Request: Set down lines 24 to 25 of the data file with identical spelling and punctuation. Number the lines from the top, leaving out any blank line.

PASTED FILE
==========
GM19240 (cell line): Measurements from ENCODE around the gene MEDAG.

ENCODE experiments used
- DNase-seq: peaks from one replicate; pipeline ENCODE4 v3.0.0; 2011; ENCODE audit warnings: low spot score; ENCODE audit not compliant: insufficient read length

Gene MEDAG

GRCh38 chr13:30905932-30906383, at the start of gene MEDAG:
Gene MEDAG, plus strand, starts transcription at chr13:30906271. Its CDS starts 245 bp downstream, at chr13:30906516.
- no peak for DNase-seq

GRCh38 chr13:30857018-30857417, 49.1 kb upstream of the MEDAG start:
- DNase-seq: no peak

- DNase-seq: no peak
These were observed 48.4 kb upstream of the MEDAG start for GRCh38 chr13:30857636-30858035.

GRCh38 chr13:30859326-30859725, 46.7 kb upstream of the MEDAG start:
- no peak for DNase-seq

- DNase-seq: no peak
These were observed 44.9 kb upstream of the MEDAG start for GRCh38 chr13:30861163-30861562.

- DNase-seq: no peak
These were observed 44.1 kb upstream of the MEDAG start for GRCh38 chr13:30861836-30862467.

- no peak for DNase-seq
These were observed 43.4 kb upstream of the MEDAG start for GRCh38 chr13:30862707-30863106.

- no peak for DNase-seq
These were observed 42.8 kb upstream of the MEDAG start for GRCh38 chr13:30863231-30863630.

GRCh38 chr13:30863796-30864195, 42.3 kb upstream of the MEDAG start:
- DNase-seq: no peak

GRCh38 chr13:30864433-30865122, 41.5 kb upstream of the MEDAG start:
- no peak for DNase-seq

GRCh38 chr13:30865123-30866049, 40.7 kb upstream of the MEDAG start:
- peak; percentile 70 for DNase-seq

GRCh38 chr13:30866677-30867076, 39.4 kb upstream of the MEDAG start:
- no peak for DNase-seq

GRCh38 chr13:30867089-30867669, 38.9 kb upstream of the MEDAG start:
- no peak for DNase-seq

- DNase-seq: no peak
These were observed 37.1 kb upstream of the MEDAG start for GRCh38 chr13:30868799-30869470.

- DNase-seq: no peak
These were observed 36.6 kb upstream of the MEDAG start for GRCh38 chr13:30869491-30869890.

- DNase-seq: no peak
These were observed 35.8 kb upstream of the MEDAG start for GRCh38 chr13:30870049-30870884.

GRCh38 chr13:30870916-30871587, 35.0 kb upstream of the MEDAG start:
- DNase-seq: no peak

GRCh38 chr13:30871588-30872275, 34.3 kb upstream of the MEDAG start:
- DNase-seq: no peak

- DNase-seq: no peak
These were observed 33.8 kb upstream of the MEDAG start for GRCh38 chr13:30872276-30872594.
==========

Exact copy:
GRCh38 chr13:30864433-30865122, 41.5 kb upstream of the MEDAG start:
- no peak for DNase-seq